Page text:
Noritake itron VFD to LCD Smartie

I have here a Noritake VFD Display number GU140X16G-7003 module that I would like to get running on LCD Smartie. What I have done so far is come up with some code from some other bits of code and I have it displaying something from Smartie but I’m having some trouble getting it working correctly.

I have it running in LCD Smartie via the Matrix.dll display driver. I have it as a 2x20 Character display but it seems like the display thinks it is a 1x40 instead and also cannot find home position at all. Upon resetting the display it will start up in a strange state after the splash message appears that I have written into the code. The strange state is that the “Home” position is completely random. If anyone can give this a look over for me and tell me what I’ve done wrong here that would be greatly appreciated. Mind you, I am getting data on the display from LCD Smartie, just not desirable like a normal HD44780 2x20 would behave.

Noritake_to_Smartie.ino (8.62 KB)

the example code specifies column x rows (i.e. lcd.begin(16, 2))

   lcd.begin(2, 20);

gcjr:
the example code specifies column x rows (i.e. lcd.begin(16, 2))

   lcd.begin(2, 20);

I just swapped them around and I'm getting the same results :frowning:

also in the vfd.begin section was, in the original code,

vfd.begin(140, 16);

and I changed it also to

vfd.begin(20, 2);

With the same results. I'm not sure if there is a command handler missing or something, this is the bit I'm stuck on. At the end of the day, this is like three codes kind of smashed together to get something to kind of work which surprised me when I actually got data from LCD Smartie to come on to the display, but dissapointed when the lines were mixed.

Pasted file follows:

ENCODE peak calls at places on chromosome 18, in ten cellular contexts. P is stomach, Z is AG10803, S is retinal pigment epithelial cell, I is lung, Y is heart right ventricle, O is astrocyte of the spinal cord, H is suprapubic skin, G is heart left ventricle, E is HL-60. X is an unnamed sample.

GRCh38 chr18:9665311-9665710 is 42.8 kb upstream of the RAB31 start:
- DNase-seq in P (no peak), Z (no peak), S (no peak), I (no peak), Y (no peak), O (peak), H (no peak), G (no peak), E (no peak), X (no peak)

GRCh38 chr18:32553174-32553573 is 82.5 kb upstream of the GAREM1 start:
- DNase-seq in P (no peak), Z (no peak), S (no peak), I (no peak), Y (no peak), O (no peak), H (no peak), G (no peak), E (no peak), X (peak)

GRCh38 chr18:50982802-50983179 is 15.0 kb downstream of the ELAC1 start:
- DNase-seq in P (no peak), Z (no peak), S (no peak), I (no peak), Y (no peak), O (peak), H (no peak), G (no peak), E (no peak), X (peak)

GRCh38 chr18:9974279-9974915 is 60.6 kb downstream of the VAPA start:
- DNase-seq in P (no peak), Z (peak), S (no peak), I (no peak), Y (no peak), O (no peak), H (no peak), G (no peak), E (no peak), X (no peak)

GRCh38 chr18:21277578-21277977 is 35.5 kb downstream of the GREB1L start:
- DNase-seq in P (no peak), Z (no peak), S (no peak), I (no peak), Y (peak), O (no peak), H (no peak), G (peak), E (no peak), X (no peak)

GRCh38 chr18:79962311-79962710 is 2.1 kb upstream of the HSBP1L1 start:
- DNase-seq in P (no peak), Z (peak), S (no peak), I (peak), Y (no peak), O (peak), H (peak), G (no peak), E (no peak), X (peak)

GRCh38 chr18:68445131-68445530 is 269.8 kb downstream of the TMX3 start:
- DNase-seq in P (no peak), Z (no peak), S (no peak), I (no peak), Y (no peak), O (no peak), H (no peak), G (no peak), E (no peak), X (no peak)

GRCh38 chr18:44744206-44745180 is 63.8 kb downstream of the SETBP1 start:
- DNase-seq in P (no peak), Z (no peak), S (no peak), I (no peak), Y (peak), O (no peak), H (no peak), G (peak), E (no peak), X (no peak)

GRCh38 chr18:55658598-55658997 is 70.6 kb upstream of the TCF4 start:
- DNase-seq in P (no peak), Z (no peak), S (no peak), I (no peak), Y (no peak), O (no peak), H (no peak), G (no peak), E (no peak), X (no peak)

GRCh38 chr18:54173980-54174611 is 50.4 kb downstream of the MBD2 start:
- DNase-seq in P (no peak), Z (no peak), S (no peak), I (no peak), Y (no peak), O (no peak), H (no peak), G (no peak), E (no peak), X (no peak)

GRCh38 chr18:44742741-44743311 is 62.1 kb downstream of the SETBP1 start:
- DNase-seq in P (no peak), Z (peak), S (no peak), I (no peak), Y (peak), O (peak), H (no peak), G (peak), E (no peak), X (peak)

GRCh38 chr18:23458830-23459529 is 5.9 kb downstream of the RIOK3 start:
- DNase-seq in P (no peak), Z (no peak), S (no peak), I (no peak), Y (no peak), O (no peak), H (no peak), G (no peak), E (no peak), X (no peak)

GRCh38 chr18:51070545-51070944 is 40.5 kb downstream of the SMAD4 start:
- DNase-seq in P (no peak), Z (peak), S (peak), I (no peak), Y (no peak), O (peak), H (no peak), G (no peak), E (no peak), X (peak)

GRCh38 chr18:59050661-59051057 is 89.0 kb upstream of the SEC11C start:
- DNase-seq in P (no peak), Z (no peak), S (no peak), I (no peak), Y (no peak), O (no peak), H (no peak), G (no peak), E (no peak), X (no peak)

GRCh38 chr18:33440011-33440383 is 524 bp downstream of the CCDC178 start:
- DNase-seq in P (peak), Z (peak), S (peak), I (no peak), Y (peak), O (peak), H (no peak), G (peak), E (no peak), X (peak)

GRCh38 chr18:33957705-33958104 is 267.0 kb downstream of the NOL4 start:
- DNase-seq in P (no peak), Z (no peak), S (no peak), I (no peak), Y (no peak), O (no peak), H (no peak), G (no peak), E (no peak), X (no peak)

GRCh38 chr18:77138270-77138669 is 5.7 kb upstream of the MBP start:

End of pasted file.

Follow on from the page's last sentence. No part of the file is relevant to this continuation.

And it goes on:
I have added a bit more to the sketch now. I think I may have it to where it will home every time now. I’m still having the problem with it not acting like a 2x20 display though! Any thoughts?

Noritake_to_Smartie.ino (9.51 KB)

i would find some example code for the LCD library you're using and in a separate sketch figure out how to use it properly for the device you're using.

I did. I have a whole demo library that I used to make the sketch you see here.

here’s the hello world example

#include <LiquidCrystal.h>

// initialize the library with the numbers of the interface pins
LiquidCrystal lcd(12, 11, 5, 4, 3, 2);

void setup() {
  // set up the LCD's number of columns and rows:
  lcd.begin(16, 2);
  // Print a message to the LCD.
  lcd.print("hello, world!");
}

void loop() {
  // set the cursor to column 0, line 1
  // (note: line 1 is the second row, since counting begins with 0):
  lcd.setCursor(0, 1);
  // print the number of seconds since reset:
  lcd.print(millis() / 1000);
}

gcjr:
here’s the hello world example

#include <LiquidCrystal.h>

// initialize the library with the numbers of the interface pins
LiquidCrystal lcd(12, 11, 5, 4, 3, 2);

void setup() {
  // set up the LCD’s number of columns and rows:
  lcd.begin(16, 2);
  // Print a message to the LCD.
  lcd.print(“hello, world!”);
}

void loop() {
  // set the cursor to column 0, line 1
  // (note: line 1 is the second row, since counting begins with 0):
  lcd.setCursor(0, 1);
  // print the number of seconds since reset:
  lcd.print(millis() / 1000);
}

Yes I understand that. Don’t let the liquid crystal stuff fool you in the code. It is only there for the code to actually compile.